1560s, in geometry, "a section of a circle between two radii," from Late Latin sector "section of a circle," in classical Latin "a cutter, one who cuts," from sectus, past participle of secare "to cut" (from PIE root *sek- "to cut"). Sector translated Greek tomeus in Latin editions of Archimedes.
By 1715 of any figure having the shape of a sector; the meaning "area, division" (without regard to shape) is by 1920, perhaps generalized from a World War I military sense (1916) of "part of a front," based on a circle centered on a headquarters. The meaning "a branch of an economy" is by 1937. As a verb from 1884, "divide into sectors." Related: Sectored; sectoral; sectorial.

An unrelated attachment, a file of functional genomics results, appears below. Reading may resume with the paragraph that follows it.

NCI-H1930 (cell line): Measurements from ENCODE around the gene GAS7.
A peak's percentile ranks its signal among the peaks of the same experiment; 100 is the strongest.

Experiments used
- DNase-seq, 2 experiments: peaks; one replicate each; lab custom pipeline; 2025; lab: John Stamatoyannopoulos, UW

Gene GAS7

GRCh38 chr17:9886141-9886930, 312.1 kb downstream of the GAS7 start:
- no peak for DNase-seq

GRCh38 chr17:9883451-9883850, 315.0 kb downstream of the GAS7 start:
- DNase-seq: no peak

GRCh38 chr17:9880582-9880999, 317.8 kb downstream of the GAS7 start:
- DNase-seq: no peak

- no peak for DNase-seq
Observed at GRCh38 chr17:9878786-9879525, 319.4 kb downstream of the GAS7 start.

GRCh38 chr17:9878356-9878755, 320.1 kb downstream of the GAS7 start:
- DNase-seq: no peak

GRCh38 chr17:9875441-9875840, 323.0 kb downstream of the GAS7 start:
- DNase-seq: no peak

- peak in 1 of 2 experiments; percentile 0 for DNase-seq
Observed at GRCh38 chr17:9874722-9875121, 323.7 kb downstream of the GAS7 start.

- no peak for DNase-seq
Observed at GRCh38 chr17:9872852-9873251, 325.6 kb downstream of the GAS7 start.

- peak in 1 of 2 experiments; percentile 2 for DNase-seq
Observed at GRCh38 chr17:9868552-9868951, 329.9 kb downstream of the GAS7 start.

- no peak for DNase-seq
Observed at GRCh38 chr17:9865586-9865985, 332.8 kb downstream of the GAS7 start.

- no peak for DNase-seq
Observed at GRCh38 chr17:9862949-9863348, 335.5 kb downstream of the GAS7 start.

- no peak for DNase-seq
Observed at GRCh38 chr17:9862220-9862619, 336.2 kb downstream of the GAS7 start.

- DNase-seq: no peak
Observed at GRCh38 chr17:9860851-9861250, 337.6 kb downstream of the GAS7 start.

updated on March 25, 2022